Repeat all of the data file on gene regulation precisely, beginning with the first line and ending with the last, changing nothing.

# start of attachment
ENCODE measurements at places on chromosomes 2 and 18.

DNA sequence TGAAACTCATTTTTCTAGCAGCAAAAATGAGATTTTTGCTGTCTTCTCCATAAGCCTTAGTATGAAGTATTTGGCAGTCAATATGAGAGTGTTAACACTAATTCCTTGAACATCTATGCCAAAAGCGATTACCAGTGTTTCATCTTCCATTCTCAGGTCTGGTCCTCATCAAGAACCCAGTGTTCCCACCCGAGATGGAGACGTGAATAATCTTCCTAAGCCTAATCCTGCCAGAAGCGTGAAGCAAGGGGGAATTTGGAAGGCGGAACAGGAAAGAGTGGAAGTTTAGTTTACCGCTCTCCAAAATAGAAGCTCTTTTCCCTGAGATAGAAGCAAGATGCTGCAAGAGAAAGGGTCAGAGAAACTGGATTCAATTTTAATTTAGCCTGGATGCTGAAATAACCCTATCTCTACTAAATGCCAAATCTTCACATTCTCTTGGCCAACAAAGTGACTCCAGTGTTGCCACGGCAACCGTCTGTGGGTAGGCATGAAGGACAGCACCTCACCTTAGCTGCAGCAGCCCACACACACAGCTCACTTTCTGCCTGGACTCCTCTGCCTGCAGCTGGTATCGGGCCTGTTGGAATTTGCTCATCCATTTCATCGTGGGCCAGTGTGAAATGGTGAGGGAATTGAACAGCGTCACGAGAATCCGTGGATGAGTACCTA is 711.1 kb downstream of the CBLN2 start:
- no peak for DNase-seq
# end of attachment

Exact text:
ENCODE measurements at places on chromosomes 2 and 18.

DNA sequence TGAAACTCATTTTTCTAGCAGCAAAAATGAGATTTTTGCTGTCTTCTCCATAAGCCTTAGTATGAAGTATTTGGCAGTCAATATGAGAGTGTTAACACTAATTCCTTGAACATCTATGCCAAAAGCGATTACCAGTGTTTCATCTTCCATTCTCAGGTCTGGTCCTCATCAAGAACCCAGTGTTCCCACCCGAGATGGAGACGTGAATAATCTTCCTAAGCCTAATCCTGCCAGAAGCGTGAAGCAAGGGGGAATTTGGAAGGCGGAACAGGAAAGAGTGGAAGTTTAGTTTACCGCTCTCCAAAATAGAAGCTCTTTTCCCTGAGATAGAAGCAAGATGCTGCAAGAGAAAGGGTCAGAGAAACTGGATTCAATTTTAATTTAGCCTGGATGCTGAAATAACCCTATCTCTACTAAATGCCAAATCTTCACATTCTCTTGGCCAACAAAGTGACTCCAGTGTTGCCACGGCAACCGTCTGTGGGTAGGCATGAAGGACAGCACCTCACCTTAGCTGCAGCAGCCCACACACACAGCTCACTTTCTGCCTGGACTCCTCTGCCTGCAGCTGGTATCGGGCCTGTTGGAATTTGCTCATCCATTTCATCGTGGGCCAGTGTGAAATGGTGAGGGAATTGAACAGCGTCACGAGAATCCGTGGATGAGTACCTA is 711.1 kb downstream of the CBLN2 start:
- no peak for DNase-seq